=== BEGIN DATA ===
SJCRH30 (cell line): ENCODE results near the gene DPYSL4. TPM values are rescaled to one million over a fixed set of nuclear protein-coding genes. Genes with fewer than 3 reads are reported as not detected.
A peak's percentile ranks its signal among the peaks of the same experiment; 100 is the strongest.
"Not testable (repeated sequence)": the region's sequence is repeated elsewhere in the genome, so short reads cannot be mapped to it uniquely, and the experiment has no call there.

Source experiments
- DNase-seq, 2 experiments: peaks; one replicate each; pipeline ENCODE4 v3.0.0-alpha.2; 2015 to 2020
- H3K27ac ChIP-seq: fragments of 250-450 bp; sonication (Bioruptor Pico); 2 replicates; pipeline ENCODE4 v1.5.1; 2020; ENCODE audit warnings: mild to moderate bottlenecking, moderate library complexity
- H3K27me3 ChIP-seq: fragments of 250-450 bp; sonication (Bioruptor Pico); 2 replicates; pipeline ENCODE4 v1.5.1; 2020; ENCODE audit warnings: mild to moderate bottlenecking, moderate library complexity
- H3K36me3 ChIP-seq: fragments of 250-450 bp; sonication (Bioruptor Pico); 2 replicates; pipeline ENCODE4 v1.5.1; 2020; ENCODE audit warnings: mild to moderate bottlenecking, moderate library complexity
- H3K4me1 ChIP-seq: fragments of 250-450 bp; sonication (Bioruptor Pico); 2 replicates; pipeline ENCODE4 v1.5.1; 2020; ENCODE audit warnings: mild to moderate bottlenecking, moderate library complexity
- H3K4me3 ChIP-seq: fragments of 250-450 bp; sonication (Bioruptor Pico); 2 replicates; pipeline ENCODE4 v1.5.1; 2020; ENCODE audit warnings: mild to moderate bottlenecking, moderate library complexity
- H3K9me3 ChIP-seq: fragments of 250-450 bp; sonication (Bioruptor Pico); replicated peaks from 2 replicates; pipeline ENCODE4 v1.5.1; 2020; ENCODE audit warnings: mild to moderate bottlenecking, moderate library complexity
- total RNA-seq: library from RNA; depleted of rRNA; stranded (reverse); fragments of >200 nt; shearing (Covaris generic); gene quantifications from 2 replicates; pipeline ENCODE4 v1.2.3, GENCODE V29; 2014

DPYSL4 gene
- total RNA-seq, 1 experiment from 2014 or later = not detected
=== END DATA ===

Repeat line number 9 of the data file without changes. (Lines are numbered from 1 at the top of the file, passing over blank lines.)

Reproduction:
- H3K4me1 ChIP-seq: fragments of 250-450 bp; sonication (Bioruptor Pico); 2 replicates; pipeline ENCODE4 v1.5.1; 2020; ENCODE audit warnings: mild to moderate bottlenecking, moderate library complexity